Broadwell, who was at the center of the scandal that brought Petraeus down, made her comments in an interview Tuesday with CNN's Anderson Cooper as reports have come in saying the former four-star general and intelligence chief could become the next national security adviser following the ouster of retired Lt. Gen. Michael T. Flynn.
"I say it's been five years, and everyone involved in this situation has taken responsibility for their actions and suffered the consequences and has tried to move forward," Broadwell said.
Broadwell's name made international headlines in the beginning of former President Barack Obama's second term. Petraeus had resigned, citing an extramarital affair, which was eventually confirmed to be with Broadwell. She was working on a biography about him and was a credentialed journalist with the Department of Defense. An investigation over the affair revealed Petraeus shared sensitive information with her. As part of a plea deal, he received two years probation.
The Department of Justice declined to bring any charges against Broadwell over the incident, but she said she was still waiting for the military to resolve her case.
"It's been a very difficult process for me and my family to kind of endure this long investigation, and you know, it's been over five years," Broadwell said.
Petraeus is set to remain under probation until April.
Broadwell said that after all these years, Petraeus should be able to move forward from the situation and be considered for the post.
However, she also said the treatment of her by the government, the public and the press had been much less forgiving that what Petraeus had experienced.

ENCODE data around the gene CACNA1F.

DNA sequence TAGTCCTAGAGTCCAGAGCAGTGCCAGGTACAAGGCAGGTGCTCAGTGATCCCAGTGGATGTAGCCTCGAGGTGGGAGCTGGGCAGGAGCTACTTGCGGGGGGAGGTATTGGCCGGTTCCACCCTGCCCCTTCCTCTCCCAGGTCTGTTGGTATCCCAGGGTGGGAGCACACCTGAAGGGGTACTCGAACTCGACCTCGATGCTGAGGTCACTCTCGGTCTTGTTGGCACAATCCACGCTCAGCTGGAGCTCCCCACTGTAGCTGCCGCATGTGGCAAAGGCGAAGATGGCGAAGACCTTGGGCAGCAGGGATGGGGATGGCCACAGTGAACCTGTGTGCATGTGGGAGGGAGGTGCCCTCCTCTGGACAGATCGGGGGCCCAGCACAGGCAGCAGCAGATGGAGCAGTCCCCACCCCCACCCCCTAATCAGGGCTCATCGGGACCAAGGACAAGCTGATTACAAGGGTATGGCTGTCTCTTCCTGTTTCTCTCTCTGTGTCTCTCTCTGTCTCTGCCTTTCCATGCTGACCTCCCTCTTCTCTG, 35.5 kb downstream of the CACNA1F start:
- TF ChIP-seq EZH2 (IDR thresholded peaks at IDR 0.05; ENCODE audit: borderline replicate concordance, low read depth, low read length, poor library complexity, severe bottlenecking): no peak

"I feel there's been a double standard," Broadwell said, adding, "I take full responsibility for the mistakes that I did make."
She made similar comments in the past when then President-elect Donald Trump was considering Petraeus for a position in his Cabinet following the election. In December, she said Petraeus
should be able to move on from the scandal, but she should be afforded the same opportunity.
During Tuesday's interview, as a similar situation unfolded, Broadwell offered a similar opinion.
"The irony is again that David Petraeus is being considered for this position, which is terrific, he's very qualified, and as I said everyone should be able to go on with their life. But he's two months away from a two-year probation period being finished, and I'm still in limbo with the military," Broadwell said.
While saying she wasn't there to defend Petraeus, she did try to lessen the gravity of his actions.
"I think a lot of what happened to him has been taken out of context. There was no ill intent and again, no national security was jeopardized in any way," Broadwell said. "He's paid a price for it."